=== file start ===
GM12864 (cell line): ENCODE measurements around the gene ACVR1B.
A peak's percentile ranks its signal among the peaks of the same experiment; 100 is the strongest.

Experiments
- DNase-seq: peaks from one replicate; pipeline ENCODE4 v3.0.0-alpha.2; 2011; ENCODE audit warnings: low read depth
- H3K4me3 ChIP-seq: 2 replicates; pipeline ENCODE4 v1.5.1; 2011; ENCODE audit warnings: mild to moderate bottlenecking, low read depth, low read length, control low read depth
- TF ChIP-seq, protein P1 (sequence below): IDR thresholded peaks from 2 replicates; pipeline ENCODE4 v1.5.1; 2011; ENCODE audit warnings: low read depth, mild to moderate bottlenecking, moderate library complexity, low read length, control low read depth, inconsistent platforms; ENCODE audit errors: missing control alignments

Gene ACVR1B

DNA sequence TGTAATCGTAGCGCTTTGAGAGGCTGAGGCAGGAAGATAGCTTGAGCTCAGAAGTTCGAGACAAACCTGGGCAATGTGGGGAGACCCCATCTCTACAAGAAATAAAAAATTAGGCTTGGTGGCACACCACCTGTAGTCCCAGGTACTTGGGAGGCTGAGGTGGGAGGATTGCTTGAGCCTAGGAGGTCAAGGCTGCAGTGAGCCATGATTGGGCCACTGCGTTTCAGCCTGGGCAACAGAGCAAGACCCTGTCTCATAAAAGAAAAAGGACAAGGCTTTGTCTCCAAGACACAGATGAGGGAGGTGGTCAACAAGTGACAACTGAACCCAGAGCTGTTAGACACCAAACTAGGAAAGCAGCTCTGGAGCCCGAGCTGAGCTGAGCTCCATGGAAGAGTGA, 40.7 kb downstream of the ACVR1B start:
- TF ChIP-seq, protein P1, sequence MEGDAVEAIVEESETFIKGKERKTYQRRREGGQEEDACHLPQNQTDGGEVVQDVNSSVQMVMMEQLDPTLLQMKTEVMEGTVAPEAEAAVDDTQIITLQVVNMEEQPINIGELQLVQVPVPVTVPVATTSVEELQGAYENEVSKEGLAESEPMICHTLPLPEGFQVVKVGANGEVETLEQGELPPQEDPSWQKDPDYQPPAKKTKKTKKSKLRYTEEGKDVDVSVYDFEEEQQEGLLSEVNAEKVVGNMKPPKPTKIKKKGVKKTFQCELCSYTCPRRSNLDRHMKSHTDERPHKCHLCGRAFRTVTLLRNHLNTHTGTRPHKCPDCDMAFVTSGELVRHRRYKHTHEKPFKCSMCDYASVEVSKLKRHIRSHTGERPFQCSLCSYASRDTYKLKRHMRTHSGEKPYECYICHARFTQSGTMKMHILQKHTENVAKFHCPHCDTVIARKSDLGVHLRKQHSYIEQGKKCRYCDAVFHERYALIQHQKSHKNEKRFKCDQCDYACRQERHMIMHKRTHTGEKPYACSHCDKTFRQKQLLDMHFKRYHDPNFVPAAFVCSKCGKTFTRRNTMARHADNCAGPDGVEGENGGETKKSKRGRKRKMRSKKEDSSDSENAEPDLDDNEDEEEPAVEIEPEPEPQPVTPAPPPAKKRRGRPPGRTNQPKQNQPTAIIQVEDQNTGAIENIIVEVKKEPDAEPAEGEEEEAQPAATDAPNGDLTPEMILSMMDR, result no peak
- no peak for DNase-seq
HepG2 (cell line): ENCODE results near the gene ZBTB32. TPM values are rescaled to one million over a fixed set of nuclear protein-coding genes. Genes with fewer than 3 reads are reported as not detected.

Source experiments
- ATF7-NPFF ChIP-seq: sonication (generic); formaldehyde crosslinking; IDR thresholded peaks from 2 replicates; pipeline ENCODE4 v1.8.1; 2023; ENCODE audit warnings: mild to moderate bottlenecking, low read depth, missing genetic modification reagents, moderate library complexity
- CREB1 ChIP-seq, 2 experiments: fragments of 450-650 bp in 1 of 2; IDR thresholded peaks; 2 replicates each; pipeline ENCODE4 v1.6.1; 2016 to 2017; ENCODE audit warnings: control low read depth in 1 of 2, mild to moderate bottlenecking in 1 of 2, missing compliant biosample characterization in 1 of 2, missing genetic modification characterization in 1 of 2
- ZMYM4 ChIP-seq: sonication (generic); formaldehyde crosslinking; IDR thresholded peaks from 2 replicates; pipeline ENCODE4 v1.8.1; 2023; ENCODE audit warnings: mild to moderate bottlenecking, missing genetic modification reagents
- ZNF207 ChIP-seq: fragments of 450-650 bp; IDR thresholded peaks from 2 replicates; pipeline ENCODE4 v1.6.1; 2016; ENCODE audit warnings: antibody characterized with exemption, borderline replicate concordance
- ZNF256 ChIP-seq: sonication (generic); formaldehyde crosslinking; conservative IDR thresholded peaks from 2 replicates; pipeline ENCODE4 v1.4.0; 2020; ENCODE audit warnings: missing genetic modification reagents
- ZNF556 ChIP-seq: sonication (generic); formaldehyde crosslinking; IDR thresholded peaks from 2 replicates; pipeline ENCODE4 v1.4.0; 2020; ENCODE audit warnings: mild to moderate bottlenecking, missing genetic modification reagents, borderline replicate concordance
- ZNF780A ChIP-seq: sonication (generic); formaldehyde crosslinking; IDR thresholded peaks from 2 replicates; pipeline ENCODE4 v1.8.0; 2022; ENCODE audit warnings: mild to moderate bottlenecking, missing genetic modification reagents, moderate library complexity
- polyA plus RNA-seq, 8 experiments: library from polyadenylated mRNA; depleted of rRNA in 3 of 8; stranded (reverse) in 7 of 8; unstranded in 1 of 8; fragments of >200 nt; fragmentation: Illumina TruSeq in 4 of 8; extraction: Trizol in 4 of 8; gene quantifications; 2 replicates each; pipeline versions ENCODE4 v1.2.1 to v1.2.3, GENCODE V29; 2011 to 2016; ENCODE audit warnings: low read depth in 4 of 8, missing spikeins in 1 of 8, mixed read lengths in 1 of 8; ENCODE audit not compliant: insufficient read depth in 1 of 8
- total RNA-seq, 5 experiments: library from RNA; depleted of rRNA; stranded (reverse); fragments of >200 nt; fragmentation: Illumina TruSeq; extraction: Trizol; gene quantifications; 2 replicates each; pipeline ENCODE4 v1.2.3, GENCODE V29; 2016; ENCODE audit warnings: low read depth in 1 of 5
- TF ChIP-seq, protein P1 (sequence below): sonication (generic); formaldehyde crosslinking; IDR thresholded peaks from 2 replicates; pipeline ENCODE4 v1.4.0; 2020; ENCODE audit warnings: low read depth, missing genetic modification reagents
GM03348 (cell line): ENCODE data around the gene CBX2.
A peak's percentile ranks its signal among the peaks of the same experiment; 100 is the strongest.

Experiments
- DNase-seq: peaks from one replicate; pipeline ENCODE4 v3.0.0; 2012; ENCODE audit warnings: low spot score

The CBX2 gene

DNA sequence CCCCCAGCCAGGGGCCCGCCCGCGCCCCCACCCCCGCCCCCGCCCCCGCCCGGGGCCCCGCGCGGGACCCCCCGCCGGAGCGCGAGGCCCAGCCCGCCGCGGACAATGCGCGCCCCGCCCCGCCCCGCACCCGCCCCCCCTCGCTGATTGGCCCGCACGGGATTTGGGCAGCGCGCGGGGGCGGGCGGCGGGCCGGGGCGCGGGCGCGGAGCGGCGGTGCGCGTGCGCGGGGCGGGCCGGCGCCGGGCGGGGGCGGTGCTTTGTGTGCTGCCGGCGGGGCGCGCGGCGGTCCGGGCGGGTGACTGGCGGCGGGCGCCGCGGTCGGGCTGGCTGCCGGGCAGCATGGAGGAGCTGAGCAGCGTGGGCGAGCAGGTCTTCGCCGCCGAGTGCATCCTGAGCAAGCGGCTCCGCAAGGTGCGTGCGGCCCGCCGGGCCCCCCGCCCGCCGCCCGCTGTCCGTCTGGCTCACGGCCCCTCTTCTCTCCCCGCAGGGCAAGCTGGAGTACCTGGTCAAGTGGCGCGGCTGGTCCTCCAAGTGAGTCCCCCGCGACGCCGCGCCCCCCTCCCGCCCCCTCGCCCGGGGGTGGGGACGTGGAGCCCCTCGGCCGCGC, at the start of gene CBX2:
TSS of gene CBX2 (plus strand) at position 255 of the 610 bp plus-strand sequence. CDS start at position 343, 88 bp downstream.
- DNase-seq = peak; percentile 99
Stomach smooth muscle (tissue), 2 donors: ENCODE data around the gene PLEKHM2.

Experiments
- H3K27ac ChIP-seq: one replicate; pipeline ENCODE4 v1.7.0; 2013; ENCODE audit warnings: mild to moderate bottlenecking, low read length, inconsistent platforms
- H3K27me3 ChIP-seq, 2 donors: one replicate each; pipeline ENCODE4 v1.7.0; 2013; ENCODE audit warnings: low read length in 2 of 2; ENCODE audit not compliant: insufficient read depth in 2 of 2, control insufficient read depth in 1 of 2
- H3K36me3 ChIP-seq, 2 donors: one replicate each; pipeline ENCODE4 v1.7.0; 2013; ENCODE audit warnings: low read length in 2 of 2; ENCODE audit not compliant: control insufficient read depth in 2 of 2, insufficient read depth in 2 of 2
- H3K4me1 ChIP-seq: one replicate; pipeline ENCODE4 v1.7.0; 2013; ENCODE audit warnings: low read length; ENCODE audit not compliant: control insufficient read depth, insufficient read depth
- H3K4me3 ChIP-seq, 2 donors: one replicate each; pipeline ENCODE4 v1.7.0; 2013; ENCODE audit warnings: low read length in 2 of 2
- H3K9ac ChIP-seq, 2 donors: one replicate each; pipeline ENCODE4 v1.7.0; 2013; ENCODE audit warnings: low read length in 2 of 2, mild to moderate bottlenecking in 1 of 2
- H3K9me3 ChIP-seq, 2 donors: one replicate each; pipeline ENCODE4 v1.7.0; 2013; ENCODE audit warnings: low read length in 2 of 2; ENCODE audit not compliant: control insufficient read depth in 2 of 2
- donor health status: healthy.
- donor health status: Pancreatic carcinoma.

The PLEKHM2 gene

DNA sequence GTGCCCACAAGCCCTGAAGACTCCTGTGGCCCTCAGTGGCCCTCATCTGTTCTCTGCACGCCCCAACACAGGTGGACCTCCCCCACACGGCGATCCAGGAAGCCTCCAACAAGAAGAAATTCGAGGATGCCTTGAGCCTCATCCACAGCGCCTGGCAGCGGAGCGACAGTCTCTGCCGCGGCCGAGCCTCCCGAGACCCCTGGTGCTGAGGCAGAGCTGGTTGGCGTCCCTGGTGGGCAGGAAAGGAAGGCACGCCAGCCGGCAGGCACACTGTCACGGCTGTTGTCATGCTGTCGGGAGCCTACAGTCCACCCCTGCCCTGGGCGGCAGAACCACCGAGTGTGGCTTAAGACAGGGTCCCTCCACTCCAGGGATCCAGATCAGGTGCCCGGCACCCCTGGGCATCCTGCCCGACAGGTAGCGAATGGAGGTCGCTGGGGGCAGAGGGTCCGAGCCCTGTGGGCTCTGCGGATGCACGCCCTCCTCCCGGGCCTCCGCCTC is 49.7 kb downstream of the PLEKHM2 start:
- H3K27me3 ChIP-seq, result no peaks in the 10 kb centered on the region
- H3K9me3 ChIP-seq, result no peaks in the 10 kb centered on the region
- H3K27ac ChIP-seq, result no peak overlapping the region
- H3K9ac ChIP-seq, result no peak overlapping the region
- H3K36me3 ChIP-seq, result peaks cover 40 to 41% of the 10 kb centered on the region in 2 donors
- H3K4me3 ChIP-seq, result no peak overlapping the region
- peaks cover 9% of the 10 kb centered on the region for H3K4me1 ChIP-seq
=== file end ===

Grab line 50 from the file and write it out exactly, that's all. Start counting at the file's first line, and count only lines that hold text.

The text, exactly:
- peaks cover 9% of the 10 kb centered on the region for H3K4me1 ChIP-seq